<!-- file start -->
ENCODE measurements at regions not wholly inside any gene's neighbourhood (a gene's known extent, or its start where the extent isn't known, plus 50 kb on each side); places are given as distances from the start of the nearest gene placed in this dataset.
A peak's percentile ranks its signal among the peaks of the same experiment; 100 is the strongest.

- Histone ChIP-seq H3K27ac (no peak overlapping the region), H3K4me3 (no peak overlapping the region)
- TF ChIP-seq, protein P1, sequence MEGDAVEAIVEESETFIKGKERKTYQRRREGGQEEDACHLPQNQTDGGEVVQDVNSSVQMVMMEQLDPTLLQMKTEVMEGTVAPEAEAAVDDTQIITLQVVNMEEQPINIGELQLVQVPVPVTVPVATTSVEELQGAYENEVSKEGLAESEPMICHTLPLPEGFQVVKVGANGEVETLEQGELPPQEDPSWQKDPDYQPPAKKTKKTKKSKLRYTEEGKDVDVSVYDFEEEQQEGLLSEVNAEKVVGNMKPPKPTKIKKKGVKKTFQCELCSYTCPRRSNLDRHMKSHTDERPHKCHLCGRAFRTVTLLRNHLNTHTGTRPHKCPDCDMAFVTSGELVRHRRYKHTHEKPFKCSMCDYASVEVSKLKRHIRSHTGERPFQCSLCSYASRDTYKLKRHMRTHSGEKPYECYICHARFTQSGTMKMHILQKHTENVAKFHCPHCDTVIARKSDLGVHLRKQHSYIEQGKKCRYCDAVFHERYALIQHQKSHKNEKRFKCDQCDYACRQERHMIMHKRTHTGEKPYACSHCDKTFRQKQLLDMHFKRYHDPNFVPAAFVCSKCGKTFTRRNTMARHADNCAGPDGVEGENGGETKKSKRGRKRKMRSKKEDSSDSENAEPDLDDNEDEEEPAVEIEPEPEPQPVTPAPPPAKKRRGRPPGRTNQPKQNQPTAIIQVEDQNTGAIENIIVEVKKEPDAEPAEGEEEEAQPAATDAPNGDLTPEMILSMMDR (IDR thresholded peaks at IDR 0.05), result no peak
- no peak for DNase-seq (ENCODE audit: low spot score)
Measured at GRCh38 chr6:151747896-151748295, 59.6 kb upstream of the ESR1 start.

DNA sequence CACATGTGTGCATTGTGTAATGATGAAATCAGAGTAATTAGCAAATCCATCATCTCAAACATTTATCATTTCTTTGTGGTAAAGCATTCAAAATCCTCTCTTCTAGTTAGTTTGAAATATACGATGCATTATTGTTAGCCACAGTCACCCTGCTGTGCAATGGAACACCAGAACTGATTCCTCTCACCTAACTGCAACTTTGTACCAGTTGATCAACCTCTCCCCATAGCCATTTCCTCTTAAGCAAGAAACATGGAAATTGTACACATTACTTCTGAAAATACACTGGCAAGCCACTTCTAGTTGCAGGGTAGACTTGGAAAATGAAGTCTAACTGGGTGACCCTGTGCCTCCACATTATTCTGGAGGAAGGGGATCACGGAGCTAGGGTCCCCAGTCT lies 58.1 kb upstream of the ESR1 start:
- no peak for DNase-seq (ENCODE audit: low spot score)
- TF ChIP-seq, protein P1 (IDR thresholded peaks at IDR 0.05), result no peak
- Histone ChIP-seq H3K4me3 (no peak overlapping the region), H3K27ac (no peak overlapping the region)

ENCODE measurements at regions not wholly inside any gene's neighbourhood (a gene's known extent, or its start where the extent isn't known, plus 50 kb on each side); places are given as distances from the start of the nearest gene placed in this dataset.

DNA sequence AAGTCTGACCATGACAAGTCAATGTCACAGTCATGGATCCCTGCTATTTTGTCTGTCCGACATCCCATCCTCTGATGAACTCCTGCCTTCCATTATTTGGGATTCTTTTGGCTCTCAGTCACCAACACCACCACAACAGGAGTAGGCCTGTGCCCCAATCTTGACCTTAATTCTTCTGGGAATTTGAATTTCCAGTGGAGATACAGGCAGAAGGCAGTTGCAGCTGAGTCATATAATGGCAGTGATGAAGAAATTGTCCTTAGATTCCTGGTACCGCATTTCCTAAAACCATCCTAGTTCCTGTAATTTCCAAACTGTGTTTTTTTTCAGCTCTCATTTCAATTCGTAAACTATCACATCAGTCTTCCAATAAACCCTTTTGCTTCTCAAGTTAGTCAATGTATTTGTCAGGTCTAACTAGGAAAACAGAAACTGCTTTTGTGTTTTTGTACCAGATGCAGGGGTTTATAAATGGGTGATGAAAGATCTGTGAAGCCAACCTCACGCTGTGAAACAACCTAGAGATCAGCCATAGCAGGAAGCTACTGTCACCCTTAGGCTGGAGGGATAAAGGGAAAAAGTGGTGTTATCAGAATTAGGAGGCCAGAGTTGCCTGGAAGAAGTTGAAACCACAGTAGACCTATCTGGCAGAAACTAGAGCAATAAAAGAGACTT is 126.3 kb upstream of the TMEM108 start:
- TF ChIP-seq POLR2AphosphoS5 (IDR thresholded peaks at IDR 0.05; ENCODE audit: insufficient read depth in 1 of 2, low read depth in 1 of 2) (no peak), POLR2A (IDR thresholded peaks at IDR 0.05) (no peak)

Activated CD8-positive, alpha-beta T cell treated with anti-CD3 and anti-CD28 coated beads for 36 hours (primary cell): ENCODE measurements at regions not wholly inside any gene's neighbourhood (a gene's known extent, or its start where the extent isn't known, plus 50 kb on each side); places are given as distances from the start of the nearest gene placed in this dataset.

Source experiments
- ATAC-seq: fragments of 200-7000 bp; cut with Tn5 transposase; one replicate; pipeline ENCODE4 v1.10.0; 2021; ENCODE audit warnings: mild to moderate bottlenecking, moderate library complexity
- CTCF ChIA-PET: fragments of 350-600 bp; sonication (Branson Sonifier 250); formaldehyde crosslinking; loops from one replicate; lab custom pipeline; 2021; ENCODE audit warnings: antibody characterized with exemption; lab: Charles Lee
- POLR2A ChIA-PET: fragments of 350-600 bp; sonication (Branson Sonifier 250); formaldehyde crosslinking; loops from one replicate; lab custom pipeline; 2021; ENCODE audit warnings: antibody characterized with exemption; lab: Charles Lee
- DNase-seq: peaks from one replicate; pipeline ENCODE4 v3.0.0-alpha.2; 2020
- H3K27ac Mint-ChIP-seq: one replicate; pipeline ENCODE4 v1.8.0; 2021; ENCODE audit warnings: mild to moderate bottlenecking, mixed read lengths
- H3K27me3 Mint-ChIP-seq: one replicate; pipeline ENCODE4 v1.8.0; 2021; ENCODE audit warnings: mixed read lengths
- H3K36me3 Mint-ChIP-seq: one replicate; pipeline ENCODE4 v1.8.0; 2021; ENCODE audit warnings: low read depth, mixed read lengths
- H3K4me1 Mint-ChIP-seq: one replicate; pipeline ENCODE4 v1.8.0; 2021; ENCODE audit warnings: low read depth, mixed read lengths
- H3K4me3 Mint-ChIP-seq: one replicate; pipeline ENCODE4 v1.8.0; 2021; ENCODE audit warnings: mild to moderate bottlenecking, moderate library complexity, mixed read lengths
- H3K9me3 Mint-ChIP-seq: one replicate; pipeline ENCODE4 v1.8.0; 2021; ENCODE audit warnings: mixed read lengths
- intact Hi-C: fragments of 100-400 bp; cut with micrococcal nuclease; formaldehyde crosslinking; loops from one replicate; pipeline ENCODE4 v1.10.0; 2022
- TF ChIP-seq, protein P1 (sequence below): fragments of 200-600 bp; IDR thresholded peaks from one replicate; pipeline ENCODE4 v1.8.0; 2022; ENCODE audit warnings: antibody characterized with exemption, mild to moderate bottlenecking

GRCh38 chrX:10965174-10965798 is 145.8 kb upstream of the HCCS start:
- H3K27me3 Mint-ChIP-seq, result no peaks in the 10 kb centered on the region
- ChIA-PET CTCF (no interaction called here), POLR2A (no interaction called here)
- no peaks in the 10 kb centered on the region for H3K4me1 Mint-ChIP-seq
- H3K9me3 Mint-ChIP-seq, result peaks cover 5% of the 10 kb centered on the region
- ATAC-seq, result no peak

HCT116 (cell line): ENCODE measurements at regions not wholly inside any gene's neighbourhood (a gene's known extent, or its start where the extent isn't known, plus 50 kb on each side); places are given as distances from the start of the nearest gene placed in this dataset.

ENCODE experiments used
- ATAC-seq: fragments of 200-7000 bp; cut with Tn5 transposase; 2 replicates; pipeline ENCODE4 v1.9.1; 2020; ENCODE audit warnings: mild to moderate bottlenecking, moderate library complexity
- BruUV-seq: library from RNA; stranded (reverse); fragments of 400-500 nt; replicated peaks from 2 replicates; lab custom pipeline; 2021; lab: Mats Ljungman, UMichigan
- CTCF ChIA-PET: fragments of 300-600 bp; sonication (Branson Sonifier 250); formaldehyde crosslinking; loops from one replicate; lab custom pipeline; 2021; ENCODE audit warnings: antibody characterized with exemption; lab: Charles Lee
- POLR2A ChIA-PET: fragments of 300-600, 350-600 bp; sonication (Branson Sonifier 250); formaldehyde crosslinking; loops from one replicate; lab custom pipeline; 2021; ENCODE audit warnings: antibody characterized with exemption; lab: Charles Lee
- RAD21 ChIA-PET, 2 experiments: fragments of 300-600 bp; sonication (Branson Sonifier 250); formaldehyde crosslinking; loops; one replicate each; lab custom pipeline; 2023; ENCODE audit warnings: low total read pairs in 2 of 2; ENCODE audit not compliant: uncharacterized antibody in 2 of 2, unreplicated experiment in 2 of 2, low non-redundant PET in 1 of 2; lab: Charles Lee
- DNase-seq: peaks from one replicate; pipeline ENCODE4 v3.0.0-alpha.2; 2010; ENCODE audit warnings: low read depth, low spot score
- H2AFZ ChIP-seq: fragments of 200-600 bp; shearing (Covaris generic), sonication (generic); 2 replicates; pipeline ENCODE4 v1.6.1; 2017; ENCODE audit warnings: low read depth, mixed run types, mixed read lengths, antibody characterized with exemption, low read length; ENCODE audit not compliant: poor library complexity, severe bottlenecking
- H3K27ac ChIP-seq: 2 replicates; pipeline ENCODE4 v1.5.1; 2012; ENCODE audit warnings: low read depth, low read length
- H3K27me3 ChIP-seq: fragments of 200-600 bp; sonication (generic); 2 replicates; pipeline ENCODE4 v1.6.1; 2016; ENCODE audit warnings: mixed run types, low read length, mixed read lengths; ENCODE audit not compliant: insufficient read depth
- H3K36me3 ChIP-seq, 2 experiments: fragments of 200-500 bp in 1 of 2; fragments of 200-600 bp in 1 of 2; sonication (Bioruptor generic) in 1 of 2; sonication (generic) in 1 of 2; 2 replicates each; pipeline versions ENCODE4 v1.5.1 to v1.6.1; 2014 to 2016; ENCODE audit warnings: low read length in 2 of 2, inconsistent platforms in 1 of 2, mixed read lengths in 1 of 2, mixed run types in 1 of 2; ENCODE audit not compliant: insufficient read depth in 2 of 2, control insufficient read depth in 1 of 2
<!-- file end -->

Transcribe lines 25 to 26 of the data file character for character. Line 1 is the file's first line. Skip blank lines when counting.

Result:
- H3K9me3 Mint-ChIP-seq: one replicate; pipeline ENCODE4 v1.8.0; 2021; ENCODE audit warnings: mixed read lengths
- intact Hi-C: fragments of 100-400 bp; cut with micrococcal nuclease; formaldehyde crosslinking; loops from one replicate; pipeline ENCODE4 v1.10.0; 2022